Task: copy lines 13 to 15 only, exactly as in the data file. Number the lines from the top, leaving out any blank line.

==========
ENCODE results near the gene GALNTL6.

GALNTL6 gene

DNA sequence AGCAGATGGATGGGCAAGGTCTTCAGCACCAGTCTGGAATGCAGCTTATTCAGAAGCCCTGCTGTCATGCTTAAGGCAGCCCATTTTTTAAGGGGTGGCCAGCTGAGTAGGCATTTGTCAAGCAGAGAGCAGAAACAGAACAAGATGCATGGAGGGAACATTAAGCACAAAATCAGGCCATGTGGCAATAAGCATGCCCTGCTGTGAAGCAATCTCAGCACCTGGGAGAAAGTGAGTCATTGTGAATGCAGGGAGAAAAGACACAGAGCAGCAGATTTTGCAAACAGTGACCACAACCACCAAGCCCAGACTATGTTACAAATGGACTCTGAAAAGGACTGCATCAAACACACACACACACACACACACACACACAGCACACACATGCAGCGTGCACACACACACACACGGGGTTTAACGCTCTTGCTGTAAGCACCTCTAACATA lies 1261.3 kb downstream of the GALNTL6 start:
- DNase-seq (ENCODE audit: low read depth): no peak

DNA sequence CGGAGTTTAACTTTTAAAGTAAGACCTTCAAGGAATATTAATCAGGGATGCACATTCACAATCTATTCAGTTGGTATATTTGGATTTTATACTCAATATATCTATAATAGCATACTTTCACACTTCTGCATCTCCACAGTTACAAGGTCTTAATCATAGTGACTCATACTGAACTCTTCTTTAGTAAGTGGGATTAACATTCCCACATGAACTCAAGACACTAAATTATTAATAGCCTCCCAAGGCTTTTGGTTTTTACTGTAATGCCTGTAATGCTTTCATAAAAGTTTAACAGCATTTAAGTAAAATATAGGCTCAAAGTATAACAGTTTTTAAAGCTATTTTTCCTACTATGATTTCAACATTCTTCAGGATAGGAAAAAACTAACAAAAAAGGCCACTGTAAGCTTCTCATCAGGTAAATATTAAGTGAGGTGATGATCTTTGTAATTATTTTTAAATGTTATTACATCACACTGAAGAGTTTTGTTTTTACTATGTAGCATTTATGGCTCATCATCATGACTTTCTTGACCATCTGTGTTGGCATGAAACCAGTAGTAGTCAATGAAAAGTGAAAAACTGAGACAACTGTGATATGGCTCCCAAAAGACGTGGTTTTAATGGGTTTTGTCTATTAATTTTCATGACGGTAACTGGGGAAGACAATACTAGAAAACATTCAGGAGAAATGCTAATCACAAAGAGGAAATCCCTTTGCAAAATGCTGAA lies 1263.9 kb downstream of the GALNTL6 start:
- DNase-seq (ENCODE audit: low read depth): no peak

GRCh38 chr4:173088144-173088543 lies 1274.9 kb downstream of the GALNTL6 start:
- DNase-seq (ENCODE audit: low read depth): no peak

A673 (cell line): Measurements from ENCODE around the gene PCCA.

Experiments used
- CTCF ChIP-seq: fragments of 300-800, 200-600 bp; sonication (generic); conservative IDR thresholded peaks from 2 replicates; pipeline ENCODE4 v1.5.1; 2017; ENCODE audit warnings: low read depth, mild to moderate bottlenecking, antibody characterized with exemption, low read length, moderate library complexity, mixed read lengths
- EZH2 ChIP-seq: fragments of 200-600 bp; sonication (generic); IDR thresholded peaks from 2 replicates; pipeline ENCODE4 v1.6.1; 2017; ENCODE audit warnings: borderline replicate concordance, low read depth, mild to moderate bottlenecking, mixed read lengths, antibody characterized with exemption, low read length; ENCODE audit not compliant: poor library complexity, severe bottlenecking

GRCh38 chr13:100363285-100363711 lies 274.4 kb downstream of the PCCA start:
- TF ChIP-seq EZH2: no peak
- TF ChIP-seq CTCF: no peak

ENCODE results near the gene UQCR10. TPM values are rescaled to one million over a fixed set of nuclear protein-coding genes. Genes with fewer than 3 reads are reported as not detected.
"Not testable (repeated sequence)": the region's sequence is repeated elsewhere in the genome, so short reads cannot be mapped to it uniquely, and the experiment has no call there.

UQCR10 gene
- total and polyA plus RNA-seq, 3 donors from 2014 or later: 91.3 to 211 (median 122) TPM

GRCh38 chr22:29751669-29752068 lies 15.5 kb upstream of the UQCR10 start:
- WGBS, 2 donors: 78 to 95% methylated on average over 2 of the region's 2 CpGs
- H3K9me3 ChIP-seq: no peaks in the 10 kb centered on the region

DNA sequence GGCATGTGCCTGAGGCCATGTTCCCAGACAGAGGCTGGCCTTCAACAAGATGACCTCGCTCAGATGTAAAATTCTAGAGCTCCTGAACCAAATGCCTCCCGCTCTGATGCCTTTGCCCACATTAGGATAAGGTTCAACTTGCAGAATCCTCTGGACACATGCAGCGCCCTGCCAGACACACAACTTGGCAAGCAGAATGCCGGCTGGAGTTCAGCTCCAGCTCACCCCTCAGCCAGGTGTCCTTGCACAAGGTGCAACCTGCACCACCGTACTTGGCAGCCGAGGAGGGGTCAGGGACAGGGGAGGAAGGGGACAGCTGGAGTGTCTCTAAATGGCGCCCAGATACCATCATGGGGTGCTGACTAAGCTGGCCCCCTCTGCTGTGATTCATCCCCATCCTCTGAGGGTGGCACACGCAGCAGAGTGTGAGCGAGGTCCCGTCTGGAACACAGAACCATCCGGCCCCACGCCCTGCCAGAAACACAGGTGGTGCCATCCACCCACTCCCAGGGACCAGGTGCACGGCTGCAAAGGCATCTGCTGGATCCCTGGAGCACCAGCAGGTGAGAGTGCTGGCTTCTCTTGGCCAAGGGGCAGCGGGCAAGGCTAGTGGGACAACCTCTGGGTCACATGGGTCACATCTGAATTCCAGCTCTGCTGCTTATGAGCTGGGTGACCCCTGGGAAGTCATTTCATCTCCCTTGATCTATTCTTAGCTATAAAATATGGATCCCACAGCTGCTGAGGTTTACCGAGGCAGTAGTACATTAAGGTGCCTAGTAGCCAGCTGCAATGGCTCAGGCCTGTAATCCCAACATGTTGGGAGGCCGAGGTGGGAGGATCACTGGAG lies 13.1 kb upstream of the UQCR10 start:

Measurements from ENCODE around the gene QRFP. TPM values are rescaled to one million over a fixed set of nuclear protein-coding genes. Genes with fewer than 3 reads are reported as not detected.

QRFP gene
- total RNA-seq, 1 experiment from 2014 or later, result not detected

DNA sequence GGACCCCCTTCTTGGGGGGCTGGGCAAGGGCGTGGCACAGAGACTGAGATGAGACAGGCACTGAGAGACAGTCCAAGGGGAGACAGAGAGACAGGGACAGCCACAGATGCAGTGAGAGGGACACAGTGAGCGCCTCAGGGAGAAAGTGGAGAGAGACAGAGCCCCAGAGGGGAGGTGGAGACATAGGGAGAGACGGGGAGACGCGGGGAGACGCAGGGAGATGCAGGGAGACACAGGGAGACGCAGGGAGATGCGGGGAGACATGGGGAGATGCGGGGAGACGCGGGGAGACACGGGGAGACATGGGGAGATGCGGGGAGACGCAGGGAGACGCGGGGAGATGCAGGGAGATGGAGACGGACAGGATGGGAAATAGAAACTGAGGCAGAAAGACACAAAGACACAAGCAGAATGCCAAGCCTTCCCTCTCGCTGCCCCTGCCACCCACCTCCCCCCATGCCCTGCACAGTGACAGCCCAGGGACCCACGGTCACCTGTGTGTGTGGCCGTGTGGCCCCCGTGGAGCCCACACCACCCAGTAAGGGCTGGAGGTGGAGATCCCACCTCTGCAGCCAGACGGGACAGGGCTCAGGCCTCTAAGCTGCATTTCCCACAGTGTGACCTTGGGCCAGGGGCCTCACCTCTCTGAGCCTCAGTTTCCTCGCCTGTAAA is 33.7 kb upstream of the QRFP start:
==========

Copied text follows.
GRCh38 chr13:100363285-100363711 lies 274.4 kb downstream of the PCCA start:
- TF ChIP-seq EZH2: no peak
- TF ChIP-seq CTCF: no peak